Reading “Will the Florida Democratic Party Return To Relevance,” while getting settled-in at the Florida Democratic Party Leadership Blue Conference, it leapt out at me that the root of what ails us as a party are issues of trust and credibility. And, these problems stem from our inability to assert a consistent value set, which is why groups like the Democratic Progressive Caucus of Florida are gaining traction. It’s past time to have this conversation about values.
Any good marketing professional will tell you that when we’re doing branding we’re really defining values. If they’re really good at their job, they’ll be honest and let you know that you can’t fix a tarnished brand with new logos and websites. Instead, we need to get serious about what it means to be a Democrat in state, local and national contexts. We have to address issues of authenticity, and credibility because these are central to buillding trust back into our party.
When Kartik points out that we’re plagued by inauthentic rhetoric, and that we refuse to put forth a vision in a positive message, he’s showing how we’re failing on the level of credibility. If our best argument for electing our candidates is that they’re not as bad as the other guys, we’re setting the bar pretty low for trusting our people. And, when we ignore our progressive coalitions that already exist and need our help, we undermine the structures that should support the values our brand is supposed to stand for.
Lacking credibility is a big deal for any organization, let alone a political party that purports to be the one and only savior of Western Civilization. I mean, we DO purport to do that, right? That’s the only rational response to the GOP Clown Car — to be terrified for the sake of humanity seems perfectly reasonable.
We lack credibility because we’ve spent too long “moderating” our values, and every time that happens we shoot ourselves in the foot because progressive values are our brand and they provide us with authenticity which in turn is why people should trust us.
When we’re talking about “credibility,” how much can the FDP and county DECs actually do when progressive values are being undermined elsewhere in our brand universe?
One thing, that’s just the simplest thing in the world, is to distance yourself from bad ideas that don’t comport with our values.
We saw this on Friday when the Trans-Pacific Partnership was so roundly rejected in the House by Democrats. This was the result of years of grassroots work and it shows that when you stick together and act on principle like Democrats, there’s victory — and voters take notice.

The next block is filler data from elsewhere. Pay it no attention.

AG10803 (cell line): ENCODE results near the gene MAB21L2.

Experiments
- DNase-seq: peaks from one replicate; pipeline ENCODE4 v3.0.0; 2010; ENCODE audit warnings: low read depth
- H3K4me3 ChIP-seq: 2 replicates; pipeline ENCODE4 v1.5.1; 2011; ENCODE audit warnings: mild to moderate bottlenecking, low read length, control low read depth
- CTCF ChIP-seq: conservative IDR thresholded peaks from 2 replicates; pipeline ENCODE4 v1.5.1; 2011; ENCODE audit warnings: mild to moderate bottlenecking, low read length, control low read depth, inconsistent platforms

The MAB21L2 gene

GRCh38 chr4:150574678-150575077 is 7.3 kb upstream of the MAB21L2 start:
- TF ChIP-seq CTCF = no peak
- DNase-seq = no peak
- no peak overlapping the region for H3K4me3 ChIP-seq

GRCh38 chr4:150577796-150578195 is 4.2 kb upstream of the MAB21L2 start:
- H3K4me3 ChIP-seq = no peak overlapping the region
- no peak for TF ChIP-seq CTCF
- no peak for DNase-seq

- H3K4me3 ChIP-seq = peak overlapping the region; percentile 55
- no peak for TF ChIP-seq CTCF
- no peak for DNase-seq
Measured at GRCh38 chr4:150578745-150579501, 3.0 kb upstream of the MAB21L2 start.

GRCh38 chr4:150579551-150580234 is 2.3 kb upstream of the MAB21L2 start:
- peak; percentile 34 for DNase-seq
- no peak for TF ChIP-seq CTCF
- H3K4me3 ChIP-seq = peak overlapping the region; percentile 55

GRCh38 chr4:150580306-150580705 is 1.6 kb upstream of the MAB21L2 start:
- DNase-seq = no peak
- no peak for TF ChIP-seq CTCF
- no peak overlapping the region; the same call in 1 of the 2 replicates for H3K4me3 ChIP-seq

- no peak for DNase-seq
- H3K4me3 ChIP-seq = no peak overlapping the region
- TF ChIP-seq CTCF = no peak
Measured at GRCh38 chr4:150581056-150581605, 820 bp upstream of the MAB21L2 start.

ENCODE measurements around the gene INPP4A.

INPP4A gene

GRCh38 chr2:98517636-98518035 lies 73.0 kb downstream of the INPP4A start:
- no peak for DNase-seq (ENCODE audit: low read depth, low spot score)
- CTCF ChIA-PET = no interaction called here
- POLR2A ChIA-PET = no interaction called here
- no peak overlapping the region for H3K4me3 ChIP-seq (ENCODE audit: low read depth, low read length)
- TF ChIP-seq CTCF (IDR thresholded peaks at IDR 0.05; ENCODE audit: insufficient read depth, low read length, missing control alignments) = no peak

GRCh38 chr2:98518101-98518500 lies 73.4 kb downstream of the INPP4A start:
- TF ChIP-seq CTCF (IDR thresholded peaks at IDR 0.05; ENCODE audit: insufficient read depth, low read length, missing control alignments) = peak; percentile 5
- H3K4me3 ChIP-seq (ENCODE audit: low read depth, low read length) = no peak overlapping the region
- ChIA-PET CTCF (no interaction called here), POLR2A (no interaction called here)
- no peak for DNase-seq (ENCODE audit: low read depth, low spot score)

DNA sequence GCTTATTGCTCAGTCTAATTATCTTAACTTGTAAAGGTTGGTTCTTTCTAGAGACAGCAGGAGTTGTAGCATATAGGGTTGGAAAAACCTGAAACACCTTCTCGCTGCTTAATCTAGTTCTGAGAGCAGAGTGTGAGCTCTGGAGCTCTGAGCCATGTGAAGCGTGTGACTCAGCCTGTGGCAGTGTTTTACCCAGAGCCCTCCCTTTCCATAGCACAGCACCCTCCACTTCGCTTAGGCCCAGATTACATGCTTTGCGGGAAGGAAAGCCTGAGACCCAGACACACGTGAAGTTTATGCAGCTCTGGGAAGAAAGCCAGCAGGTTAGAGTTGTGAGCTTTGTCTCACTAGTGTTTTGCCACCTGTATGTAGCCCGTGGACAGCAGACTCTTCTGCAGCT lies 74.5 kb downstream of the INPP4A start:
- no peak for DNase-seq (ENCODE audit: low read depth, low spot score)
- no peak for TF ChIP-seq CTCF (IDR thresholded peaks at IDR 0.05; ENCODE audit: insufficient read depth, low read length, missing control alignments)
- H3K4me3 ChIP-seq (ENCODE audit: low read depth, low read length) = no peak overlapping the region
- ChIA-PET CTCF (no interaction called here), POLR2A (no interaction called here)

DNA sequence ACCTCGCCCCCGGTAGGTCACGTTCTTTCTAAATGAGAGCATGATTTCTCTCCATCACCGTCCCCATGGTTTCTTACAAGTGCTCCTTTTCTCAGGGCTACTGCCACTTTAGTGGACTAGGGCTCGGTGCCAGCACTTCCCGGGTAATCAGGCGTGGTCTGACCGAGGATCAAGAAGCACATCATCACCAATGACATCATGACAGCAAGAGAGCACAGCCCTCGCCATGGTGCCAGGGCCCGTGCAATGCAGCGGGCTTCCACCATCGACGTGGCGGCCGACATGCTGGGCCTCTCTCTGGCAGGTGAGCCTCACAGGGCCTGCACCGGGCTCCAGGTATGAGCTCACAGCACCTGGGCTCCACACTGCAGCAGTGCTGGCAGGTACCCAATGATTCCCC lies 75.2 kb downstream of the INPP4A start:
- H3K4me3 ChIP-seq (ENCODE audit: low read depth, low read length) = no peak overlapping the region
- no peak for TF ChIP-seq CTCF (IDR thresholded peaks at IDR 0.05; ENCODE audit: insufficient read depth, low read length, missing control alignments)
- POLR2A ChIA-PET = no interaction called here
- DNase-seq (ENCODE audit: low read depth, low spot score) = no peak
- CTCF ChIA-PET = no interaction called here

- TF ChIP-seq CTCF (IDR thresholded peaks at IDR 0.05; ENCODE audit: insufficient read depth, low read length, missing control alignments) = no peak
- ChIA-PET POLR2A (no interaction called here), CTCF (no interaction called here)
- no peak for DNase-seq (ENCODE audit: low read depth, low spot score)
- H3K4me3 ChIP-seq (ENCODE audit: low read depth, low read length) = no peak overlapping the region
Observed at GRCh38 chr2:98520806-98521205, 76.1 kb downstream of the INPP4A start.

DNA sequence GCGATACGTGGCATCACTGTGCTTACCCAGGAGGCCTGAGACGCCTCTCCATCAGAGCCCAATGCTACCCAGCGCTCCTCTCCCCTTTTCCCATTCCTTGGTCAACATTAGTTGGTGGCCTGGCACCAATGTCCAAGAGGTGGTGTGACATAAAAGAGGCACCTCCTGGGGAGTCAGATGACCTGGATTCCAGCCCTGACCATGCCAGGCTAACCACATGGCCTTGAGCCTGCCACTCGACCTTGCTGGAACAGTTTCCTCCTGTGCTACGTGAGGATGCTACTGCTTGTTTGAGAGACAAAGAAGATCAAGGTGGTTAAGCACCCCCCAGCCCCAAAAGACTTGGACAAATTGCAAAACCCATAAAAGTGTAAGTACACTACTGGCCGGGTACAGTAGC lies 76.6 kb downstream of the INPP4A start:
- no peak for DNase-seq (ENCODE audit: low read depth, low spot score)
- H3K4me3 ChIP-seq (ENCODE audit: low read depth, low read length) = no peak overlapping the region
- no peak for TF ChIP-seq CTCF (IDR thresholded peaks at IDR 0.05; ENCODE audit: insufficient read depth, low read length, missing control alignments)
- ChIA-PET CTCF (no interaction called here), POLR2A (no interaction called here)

Our values, and the public’s perception of how we maintain our value set, determine if we’re going to be trusted. That’s our brand. It’s our credibility. There’s nothing more important because we’re in the business of selling values.
If we’re being told our rhetoric is inauthentic, we need to listen and change that. Yes, that it done on the local level. It’s done at the dinner table. It’s done at the state house, and it’s done in the White House. We are all brand ambassadors for the party. As soon as a Very Serious Person tells you you’re not, you have my permission to kindly tell them that Brook said that he’s wrong and you matter.
If the Very Serious Person tries to tell you that the reason you’re not connecting with people is because you’re not talking to them like they’re in line at Publix, (as Steve Schale does here) just remind them that we’re in the business of selling values, not deli meat. People in Publix generally don’t want to talk about about women’s reproductive rights, healthcare expansion or climate change. But we have to engage these conversations or else we’re going to find ourselves living in a world we don’t recognize.
The thing that’s critical to understand about branding is that you have a brand regardless of if you set out to craft one or not. Anything people think of you is your brand. If they only think bad thoughts of you, that’s your brand, until you change it.
And by the way, “yes we can” address this at the state and local level, even if there’s issues that impact us from national. Much of the damage is done at the state and local level, so you better believe that the responsibility lies there in fixing it.
But more importantly, grassroots push-back is demanded when our national brothers and sisters go astray. Even when it’s our President, as was demonstrated in yesterday’s Trans-Pacific Partnership defeat in the House. This is how it works in a Democracy.
The only authentic way to affect change in a Democracy is through the grassroots. We’re not doing transactions here. This isn’t Publix. There’s a big difference, and when our best and brightest can no longer see the difference, that, in itself is the problem.